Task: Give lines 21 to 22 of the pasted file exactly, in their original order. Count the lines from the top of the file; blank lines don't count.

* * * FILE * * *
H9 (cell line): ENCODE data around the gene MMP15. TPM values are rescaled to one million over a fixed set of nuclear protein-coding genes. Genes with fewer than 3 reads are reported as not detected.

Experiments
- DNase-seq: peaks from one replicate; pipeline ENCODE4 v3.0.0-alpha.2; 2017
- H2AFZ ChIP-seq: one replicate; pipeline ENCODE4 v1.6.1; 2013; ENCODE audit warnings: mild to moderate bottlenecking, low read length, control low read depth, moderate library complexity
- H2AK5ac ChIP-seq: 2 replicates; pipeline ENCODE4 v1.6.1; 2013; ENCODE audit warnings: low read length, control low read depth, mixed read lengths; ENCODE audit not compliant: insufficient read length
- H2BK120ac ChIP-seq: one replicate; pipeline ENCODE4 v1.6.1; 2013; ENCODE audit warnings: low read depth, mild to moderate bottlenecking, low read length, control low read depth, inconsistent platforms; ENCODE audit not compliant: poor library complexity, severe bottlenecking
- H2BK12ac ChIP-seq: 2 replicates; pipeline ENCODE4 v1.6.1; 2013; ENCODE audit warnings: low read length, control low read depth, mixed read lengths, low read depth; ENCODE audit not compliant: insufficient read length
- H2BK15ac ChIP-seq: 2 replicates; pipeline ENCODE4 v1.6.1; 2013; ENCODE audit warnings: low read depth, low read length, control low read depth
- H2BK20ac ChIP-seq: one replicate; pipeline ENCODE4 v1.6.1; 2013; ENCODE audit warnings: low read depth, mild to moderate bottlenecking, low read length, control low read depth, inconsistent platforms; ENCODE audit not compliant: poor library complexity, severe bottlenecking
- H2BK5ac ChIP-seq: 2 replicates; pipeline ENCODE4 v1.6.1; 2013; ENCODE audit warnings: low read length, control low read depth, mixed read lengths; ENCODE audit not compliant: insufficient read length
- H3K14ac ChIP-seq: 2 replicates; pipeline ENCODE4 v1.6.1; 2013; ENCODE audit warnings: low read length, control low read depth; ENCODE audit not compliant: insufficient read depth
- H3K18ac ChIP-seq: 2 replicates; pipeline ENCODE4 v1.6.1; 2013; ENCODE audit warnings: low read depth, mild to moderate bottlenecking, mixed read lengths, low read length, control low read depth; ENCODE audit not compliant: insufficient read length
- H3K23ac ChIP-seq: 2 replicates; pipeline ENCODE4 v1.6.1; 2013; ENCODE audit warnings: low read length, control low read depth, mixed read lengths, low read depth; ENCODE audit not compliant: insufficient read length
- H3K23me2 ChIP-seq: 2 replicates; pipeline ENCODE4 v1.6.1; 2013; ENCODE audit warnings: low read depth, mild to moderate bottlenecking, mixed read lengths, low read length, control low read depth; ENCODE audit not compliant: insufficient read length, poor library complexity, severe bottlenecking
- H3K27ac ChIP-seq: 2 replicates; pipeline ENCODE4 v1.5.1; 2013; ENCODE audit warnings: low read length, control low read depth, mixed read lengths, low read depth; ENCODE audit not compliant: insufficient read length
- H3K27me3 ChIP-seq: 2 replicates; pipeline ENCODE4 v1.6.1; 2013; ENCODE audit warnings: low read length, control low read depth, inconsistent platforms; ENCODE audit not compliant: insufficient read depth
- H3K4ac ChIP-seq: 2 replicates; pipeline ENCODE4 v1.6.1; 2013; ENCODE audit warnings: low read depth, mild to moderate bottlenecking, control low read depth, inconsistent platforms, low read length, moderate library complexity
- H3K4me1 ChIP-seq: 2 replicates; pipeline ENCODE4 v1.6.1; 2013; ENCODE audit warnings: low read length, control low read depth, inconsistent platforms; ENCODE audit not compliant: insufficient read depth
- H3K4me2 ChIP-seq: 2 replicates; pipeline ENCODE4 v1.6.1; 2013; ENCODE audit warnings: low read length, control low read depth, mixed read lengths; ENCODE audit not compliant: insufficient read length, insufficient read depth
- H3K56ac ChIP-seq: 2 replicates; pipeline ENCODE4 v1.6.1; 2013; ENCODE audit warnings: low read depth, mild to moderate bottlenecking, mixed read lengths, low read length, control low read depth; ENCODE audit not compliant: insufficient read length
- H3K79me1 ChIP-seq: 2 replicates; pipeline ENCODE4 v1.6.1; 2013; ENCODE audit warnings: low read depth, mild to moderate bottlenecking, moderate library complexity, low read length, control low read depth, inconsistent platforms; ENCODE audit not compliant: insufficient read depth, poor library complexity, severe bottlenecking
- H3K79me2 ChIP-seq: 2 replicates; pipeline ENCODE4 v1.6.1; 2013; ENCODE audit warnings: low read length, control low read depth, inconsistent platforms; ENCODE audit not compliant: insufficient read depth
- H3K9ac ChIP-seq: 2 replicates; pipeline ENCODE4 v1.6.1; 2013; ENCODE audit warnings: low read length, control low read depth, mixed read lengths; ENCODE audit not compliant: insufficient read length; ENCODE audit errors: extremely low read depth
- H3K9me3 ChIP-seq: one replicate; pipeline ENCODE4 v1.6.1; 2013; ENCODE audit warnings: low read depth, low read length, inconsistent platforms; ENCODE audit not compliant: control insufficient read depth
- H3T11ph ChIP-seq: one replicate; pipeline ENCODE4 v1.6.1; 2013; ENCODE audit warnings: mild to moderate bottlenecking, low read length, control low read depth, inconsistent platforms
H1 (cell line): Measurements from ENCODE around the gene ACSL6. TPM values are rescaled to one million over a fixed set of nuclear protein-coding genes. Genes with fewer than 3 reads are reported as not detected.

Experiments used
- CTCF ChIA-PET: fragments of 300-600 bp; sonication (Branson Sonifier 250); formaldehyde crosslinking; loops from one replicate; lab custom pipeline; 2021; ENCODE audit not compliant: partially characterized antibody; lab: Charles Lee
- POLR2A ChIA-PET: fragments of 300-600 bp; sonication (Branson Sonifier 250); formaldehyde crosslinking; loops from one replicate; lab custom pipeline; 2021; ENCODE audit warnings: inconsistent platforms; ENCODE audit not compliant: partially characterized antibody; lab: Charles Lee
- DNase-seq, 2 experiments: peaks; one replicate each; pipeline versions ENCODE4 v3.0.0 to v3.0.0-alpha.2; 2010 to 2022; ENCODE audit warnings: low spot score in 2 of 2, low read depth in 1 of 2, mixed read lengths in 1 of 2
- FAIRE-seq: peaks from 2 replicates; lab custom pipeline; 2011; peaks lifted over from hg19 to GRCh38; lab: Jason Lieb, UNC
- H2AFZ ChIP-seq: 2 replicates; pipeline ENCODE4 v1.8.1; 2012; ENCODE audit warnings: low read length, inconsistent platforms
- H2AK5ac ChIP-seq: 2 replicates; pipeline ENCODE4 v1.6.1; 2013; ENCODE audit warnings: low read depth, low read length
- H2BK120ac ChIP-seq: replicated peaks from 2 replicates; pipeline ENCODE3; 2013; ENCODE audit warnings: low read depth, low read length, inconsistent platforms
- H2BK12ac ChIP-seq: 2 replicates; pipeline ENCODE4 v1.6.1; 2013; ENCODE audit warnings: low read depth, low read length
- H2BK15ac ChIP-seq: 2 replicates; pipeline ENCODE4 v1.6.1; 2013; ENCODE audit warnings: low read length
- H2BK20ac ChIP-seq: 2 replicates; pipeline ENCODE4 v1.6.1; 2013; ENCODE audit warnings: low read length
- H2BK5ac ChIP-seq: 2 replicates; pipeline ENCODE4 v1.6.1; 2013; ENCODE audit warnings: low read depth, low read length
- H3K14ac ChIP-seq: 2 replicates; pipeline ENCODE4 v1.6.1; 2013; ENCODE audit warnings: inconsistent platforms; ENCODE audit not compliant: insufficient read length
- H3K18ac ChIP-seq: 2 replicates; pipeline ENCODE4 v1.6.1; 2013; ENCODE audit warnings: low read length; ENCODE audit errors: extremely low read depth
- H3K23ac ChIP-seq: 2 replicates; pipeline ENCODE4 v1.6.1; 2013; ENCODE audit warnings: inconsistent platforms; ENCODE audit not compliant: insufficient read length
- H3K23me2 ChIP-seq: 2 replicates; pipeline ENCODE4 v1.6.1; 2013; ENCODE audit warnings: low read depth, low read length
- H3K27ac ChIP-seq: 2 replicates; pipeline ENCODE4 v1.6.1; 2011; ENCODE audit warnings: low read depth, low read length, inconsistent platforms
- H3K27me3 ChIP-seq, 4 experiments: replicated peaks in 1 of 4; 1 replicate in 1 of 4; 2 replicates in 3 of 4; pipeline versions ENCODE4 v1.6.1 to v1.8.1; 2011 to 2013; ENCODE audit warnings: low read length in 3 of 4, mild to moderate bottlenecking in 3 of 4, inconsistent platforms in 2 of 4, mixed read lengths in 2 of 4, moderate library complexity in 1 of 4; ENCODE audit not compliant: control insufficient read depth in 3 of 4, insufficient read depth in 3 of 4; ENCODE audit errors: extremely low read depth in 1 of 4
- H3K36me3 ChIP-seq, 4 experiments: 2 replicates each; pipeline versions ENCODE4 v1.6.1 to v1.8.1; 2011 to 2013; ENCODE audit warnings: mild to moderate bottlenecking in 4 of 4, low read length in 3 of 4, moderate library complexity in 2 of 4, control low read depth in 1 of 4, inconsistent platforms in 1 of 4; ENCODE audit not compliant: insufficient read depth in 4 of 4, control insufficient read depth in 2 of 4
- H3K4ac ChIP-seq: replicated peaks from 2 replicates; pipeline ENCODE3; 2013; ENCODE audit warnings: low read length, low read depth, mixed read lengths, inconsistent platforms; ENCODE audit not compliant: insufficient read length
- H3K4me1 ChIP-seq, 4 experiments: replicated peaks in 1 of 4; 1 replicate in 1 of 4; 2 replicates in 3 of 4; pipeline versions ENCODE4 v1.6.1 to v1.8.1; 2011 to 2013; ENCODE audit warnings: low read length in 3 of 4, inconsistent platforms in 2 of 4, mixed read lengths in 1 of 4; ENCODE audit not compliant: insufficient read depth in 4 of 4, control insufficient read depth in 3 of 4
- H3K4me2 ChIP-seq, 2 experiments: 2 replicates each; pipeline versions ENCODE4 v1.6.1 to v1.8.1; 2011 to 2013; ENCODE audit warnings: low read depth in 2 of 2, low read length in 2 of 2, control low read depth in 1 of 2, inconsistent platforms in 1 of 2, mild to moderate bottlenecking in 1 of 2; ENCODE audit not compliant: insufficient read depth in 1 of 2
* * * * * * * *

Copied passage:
- H3K79me1 ChIP-seq: 2 replicates; pipeline ENCODE4 v1.6.1; 2013; ENCODE audit warnings: low read depth, mild to moderate bottlenecking, moderate library complexity, low read length, control low read depth, inconsistent platforms; ENCODE audit not compliant: insufficient read depth, poor library complexity, severe bottlenecking
- H3K79me2 ChIP-seq: 2 replicates; pipeline ENCODE4 v1.6.1; 2013; ENCODE audit warnings: low read length, control low read depth, inconsistent platforms; ENCODE audit not compliant: insufficient read depth